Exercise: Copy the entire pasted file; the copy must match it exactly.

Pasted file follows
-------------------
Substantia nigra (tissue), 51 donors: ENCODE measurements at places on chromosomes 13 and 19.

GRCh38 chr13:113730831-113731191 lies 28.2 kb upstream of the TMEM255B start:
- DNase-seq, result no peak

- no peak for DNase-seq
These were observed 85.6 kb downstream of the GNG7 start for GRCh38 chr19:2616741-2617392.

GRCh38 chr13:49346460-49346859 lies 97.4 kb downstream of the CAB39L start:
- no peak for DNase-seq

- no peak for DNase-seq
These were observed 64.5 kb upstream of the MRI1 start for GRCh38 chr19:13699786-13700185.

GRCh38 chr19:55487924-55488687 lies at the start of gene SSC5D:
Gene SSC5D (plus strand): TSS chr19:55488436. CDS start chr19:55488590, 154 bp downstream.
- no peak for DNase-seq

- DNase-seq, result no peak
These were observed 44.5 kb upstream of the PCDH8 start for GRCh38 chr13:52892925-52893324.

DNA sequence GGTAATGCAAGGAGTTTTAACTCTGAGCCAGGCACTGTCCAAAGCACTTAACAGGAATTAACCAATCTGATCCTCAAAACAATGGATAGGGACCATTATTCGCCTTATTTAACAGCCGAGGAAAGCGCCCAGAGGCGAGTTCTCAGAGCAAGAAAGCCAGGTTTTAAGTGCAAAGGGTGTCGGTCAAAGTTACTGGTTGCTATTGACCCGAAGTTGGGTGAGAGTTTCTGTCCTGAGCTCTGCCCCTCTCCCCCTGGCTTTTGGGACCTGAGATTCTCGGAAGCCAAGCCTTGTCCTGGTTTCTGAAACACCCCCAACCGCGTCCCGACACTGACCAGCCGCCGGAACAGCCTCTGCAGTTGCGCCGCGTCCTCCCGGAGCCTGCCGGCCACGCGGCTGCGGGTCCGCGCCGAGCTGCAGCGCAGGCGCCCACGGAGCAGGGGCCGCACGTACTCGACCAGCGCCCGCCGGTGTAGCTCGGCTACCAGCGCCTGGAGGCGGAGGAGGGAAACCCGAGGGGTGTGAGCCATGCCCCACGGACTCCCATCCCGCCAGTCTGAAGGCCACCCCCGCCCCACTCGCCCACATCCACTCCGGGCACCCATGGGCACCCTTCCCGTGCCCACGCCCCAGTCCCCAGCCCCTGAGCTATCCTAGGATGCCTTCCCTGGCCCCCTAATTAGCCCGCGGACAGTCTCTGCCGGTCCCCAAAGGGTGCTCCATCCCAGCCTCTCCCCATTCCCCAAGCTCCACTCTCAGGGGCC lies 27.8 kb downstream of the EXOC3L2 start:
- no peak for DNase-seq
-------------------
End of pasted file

Substantia nigra (tissue), 51 donors: ENCODE measurements at places on chromosomes 13 and 19.

GRCh38 chr13:113730831-113731191 lies 28.2 kb upstream of the TMEM255B start:
- DNase-seq, result no peak

- no peak for DNase-seq
These were observed 85.6 kb downstream of the GNG7 start for GRCh38 chr19:2616741-2617392.

GRCh38 chr13:49346460-49346859 lies 97.4 kb downstream of the CAB39L start:
- no peak for DNase-seq

- no peak for DNase-seq
These were observed 64.5 kb upstream of the MRI1 start for GRCh38 chr19:13699786-13700185.

GRCh38 chr19:55487924-55488687 lies at the start of gene SSC5D:
Gene SSC5D (plus strand): TSS chr19:55488436. CDS start chr19:55488590, 154 bp downstream.
- no peak for DNase-seq

- DNase-seq, result no peak
These were observed 44.5 kb upstream of the PCDH8 start for GRCh38 chr13:52892925-52893324.

DNA sequence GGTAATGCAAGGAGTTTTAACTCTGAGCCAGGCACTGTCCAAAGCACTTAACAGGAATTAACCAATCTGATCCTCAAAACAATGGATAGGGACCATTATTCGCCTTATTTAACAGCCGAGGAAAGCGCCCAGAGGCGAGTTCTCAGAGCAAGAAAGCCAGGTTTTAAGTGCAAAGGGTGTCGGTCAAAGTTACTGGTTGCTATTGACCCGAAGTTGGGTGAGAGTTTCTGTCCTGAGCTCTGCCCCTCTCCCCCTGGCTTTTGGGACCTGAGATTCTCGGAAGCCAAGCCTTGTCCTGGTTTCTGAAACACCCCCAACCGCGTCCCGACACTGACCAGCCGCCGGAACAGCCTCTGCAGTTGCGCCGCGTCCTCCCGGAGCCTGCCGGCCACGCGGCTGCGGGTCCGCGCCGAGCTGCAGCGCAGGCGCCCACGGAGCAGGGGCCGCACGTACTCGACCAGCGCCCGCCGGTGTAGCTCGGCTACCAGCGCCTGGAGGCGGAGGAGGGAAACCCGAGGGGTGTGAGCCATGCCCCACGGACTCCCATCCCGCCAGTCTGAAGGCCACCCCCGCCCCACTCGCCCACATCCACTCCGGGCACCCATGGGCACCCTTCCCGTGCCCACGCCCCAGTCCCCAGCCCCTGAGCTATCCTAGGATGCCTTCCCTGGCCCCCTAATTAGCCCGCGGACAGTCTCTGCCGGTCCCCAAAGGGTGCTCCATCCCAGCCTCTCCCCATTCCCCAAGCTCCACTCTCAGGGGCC lies 27.8 kb downstream of the EXOC3L2 start:
- no peak for DNase-seq